Despite what you may have heard, lawyers are, in fact, human beings with interests and hobbies all their own. They are not, I repeat not, robots sent from the future solely for the purpose of billing hours, drafting documents, and negotiating terms. Not all of them anyway.
In TGIF, I touch on some of my own interests primarily through the lens of the “Rules of the Game”, focusing on the rules and incentives that affect many aspects of our daily lives. I may even crack a joke or two. Hard to say.
On Wednesday May 17th, acting Attorney General Rod Rosenstein (in place of recused Attorney General Jeff Sessions) appointed former Department of Justice official and FBI Director Robert S. Mueller III to serve as “Special Counsel” to oversee an investigation of “Russian government efforts to influence the 2016 presidential election and related matters”.
(Mr. Mueller’s title of “Special Counsel” not to be confused, of course, with the executive branch’s permanent and not at all independent, “Office of Special Counsel“. Because naming conventions in Washington have never been anything if not entirely and completely clear.)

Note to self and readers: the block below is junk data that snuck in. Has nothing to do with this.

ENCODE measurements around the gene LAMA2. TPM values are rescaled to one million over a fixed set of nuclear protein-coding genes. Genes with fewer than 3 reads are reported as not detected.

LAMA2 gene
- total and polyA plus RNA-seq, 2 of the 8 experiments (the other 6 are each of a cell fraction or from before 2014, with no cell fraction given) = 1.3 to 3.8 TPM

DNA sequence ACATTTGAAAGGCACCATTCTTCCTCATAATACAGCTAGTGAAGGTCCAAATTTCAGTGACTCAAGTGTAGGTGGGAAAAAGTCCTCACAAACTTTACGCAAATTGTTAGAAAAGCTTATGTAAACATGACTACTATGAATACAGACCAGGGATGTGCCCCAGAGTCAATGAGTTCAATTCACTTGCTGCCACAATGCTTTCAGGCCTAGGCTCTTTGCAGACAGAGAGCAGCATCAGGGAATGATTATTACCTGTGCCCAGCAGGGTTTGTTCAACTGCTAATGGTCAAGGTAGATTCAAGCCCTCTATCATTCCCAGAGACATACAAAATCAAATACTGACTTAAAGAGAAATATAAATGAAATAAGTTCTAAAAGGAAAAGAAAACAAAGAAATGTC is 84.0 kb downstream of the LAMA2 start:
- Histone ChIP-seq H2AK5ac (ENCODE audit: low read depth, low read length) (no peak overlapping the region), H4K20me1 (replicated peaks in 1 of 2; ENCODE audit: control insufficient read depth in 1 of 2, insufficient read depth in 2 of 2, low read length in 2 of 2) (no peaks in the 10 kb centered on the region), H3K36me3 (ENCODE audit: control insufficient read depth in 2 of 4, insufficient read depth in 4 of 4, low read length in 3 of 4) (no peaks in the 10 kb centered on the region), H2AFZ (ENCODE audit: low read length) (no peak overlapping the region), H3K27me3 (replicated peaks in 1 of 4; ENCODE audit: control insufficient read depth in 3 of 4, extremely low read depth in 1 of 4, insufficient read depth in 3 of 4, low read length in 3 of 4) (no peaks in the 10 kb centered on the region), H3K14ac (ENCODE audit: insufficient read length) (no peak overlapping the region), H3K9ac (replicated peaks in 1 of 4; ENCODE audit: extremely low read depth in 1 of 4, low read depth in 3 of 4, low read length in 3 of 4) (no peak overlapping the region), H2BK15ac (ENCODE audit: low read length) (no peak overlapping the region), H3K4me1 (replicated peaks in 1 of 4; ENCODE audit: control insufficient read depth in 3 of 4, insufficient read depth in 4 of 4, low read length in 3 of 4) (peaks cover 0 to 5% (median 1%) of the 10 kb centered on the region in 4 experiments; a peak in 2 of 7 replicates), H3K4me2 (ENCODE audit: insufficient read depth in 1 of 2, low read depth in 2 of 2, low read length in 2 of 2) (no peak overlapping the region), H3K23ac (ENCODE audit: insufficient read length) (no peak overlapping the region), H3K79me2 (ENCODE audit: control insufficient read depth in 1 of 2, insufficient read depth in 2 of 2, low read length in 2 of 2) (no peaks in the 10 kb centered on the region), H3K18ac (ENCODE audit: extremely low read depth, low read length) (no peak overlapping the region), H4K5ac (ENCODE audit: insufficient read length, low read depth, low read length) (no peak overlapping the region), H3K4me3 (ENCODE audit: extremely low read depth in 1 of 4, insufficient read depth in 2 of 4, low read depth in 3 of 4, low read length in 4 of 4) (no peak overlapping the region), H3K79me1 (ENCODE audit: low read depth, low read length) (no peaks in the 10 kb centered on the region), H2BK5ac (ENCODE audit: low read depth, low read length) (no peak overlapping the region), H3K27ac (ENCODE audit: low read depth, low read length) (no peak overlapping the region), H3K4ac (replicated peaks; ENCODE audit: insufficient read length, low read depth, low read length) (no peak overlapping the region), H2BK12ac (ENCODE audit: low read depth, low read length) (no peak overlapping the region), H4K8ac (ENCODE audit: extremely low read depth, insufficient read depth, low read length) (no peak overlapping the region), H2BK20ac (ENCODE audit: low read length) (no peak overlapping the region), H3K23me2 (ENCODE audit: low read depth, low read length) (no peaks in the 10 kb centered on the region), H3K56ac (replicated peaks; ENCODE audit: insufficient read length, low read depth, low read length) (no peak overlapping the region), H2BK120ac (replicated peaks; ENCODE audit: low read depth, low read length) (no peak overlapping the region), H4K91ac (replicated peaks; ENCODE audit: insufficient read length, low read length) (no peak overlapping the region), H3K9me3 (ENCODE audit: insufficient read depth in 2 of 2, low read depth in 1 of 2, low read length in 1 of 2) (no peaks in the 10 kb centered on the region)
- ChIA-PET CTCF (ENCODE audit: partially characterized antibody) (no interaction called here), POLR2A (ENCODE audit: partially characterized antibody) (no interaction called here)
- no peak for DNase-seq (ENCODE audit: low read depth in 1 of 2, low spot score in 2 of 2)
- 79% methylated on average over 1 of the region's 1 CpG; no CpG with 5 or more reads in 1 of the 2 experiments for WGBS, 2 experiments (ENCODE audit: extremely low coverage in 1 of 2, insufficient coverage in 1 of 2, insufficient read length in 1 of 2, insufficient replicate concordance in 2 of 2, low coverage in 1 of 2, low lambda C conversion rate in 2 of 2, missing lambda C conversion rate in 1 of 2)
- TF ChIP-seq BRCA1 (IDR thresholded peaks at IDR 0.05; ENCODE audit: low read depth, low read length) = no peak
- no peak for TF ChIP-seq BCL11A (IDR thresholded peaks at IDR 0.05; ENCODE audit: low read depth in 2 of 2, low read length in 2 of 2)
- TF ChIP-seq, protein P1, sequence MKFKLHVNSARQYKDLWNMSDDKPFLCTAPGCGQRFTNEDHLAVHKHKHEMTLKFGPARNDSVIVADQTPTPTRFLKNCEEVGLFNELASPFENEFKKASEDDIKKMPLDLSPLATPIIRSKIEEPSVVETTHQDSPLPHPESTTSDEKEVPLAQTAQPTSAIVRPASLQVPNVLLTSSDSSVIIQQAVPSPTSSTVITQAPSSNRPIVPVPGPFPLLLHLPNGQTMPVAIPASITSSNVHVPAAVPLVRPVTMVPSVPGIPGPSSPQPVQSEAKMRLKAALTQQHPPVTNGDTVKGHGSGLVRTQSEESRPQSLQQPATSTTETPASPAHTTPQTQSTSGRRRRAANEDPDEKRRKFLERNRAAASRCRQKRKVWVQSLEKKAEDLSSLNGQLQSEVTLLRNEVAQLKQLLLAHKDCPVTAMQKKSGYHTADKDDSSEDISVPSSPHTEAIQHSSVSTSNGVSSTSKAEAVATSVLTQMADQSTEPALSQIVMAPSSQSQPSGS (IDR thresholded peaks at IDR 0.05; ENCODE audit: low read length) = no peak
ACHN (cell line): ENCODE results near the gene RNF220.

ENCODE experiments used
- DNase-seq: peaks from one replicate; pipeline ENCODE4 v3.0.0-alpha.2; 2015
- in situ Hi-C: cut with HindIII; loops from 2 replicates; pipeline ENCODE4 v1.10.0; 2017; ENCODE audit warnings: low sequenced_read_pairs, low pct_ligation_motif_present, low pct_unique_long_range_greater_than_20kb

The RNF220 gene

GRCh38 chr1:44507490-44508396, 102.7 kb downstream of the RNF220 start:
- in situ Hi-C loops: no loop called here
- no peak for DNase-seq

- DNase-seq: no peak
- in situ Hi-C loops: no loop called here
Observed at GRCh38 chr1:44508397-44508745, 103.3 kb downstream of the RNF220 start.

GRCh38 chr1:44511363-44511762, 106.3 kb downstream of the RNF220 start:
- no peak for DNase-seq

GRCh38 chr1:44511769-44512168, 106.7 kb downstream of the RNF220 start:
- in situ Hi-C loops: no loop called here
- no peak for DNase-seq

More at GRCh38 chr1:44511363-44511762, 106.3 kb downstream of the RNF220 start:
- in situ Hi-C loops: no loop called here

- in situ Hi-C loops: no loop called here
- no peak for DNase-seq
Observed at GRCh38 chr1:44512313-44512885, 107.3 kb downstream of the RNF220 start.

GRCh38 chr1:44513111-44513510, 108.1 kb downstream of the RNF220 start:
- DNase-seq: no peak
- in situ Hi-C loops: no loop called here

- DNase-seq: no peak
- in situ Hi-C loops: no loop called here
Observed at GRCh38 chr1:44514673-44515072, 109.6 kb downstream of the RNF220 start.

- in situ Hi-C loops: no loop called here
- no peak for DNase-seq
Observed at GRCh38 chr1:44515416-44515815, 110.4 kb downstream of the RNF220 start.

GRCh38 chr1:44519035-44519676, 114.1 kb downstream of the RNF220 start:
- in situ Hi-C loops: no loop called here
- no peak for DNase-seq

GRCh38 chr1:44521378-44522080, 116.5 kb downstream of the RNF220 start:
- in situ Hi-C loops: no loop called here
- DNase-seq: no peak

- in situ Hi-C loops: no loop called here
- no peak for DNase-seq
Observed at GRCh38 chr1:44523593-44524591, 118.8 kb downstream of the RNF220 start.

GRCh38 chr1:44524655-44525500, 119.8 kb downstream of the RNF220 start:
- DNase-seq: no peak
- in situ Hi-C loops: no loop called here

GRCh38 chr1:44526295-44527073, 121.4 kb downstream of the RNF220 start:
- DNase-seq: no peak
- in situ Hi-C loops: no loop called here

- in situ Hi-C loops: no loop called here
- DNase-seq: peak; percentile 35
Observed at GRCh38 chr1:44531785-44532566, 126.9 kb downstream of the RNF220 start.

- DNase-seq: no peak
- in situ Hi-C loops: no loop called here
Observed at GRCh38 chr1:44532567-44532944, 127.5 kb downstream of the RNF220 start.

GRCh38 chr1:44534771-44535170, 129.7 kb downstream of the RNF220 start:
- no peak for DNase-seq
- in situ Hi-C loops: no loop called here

Given the nature of the investigation as a response to cries of a “constitutional crisis” in the wake of the President’s firing of former FBI Director James Comey, what you may not know is how tumultuous a Constitutional history the concept of a “special counsel” or “independent prosecutor” has had in its own right.
Can an executive branch official like an Attorney General appoint an individual that cannot be fired by his or her own boss? If not (or if there is some doubt), can congress empower the Attorney General to do so? If so, what does that mean for the separation of powers? And what if that congressional authority should expire?
Many of these questions have been asked and answered multiple times (and in multiple ways) throughout our nation’s history, but never in a fashion which one could deem “definitive”. Such is the nature of an inherently political but simultaneously “independent” position, one supposes.
Let’s take a deeper look.